Grass cutting savings to go into social care
Reduced funding for grass cutting by East Sussex County Council is set to be spent on adult social care services instead.
A proposed 5.99 per cent rise in council tax and £17m of cuts for 2018/19 were labelled a ‘double whammy’ by the Lib Dems, but Tories described how they were in a ‘bit of a bind’ nationally and locally.
Areas of cuts include reducing the number of Household Waste Recycling Sites (HWRSs) and introducing charges for certain types of non-household waste, cutting back on preventative adult social care services, reducing support for performance and improvement in schools and scaling back the county’s network of libraries.
David Elkin (Con, Eastbourne - Sovereign), lead member for resources, proposed to reduce spending on cutting grass verges by £400,000 a year and allocating this money to front-line social care work instead when the 2018/19 budget was discussed by Cabinet today (Tuesday January 23).
He compared the county council’s level of funding from central Government to being ‘fed starvation rations’.
He added: “We believe that looking after the most vulnerable across all ages makes the increase [in council tax] necessary. It’s just not an option not to take it.”
David Tutt (LDem, Eastbourne - St Anthony’s), leader of the Lib Dem group, said: “These cuts are not down to poor management of local authorities they are down to Government policy which is relentlessly reducing the percentage of government grant that goes down to local authorities.”
The increase includes the three per cent adult social care levy and will mean an extra £78 a year on a Band D property.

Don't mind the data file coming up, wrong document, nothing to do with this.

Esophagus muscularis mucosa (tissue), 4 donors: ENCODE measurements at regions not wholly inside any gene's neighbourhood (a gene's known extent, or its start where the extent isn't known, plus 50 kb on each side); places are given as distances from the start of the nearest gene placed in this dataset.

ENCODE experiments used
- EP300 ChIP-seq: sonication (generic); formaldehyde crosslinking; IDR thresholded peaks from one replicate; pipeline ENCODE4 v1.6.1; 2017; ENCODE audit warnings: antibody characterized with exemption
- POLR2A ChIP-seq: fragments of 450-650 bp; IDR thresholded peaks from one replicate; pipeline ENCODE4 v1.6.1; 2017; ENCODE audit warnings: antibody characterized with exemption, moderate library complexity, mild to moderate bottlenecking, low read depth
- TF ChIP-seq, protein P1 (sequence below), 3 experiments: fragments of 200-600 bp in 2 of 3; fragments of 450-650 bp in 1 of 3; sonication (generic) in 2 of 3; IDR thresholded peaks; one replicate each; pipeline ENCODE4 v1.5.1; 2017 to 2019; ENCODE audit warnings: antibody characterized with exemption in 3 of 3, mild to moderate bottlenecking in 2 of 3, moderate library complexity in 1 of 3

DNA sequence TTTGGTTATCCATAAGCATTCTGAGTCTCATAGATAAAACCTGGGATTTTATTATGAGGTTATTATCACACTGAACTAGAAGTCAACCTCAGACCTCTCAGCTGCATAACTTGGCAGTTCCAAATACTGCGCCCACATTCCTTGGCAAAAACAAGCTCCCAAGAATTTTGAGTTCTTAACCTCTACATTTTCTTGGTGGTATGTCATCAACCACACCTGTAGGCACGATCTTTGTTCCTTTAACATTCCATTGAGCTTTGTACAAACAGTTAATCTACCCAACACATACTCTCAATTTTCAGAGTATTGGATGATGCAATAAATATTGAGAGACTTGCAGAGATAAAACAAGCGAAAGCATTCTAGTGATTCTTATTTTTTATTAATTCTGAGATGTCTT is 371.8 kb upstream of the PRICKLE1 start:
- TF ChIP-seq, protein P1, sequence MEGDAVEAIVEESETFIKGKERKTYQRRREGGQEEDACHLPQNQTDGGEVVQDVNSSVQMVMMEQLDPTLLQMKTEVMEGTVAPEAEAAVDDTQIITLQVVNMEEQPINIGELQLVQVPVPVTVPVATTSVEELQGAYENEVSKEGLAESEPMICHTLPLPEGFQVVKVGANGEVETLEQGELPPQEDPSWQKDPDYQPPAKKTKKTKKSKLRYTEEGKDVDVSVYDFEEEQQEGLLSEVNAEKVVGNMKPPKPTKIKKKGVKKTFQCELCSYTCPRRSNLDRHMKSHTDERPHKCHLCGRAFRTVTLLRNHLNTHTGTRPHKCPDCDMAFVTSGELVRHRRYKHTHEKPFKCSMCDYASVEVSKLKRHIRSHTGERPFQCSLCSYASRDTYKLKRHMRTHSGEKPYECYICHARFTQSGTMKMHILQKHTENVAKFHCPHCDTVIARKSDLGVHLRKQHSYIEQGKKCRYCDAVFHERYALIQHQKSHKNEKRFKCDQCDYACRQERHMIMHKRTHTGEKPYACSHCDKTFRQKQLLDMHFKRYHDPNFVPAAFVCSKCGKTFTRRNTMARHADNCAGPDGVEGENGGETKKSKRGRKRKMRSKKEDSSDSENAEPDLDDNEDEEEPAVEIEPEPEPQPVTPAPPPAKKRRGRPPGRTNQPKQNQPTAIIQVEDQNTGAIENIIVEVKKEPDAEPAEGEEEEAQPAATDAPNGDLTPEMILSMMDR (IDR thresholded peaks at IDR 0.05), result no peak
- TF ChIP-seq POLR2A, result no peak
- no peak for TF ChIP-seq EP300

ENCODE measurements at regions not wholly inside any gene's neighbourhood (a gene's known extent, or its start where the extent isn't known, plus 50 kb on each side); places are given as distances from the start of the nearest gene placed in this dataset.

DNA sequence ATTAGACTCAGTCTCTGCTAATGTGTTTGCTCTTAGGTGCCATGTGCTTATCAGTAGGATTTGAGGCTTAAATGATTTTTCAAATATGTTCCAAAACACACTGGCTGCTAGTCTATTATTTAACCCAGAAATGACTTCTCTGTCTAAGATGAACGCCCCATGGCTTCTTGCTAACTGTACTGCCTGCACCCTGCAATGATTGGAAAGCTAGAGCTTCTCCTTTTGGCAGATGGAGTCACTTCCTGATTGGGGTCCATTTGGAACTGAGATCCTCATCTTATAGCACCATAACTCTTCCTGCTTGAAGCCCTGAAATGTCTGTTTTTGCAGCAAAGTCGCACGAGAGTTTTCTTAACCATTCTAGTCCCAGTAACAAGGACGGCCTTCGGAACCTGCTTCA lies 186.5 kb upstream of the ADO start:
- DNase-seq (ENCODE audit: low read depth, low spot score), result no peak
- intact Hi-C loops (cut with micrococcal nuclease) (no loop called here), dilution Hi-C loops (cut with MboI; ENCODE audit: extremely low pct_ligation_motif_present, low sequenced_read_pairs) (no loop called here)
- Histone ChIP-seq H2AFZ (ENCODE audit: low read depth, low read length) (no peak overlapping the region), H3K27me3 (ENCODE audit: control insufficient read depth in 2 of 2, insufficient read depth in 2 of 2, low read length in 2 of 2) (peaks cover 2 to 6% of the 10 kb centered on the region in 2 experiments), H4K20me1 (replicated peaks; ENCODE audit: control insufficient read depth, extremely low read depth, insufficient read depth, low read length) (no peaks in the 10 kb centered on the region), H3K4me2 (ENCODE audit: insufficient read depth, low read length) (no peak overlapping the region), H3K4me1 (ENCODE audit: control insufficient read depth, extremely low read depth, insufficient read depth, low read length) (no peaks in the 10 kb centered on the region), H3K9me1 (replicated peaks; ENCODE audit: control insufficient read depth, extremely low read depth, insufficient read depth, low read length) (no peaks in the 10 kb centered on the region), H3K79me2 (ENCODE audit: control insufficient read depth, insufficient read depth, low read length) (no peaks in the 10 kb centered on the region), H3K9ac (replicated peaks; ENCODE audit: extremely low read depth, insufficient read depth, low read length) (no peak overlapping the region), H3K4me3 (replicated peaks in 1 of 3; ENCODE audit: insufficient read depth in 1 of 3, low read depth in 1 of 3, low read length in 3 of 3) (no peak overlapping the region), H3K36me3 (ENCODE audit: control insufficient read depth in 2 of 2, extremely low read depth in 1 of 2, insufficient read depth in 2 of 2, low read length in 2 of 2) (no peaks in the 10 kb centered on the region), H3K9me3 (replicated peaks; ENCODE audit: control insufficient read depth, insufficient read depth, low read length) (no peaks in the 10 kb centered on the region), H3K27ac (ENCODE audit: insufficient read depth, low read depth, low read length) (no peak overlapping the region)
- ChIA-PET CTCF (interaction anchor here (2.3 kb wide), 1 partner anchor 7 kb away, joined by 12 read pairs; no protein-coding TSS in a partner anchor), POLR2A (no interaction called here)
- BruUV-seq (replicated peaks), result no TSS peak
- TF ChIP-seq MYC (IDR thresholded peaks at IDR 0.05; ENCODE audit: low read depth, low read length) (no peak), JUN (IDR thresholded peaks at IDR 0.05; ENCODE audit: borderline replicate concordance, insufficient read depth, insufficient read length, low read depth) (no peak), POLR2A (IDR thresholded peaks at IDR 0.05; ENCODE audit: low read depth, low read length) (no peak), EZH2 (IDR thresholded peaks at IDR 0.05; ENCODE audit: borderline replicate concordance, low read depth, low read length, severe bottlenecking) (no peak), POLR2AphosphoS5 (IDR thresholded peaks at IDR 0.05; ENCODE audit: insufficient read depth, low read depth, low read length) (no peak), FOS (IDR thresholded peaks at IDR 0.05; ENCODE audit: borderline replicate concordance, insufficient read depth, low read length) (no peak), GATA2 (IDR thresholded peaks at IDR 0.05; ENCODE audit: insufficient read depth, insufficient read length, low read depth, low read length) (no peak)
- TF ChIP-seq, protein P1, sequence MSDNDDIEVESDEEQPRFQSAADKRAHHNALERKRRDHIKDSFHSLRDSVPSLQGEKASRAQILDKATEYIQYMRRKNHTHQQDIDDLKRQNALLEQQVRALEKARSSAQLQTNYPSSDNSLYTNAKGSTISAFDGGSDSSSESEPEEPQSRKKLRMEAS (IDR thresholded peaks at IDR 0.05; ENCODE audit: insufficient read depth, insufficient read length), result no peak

Alan Shuttleworth (LDem, Eastbourne - Langney) described how residents would face a ‘double whammy’ of ‘massive service cuts’ and a ‘massive rise’ in council tax.
John Ungar (LDem, Eastbourne - Old Town) added: “These devastating level of cuts are being foisted on East Sussex residents by a Tory Government.”
On the Labour side Godfrey Daniel (Lab, Hastings - Braybrooke and Castle) raised the issue of setting a budget containing service reductions to libraries and household waste sites before finishing consultations in these areas, the as the results could lead to different outcomes.
Meanwhile Trevor Webb (Lab, Hastings - Central St Leonards and Gensing), leader of the Labour group, highlighted Sussex Police’s concerns about the effect of service reductions on vulnerable people and the potential this has to lead to an increase in crime.
But Roy Galley (Con, Maresfield and Buxted) described how they were ‘in a bit of a bind nationally and locally’ as the country was ‘living in sea of debt’.
He suggested instead of opposition members ‘playing to the gallery’ they should be proposing alternatives to the budget in front of them.
His points were echoed by John Barnes (Con, Rother North West) who described some of the comments as a ‘ritual dance designed somehow to appeal to the electorate’.
But he also said he had been advocating a different way of funding local Government services 30 years ago.
The budget will go to Full Council for approval on Tuesday February 6.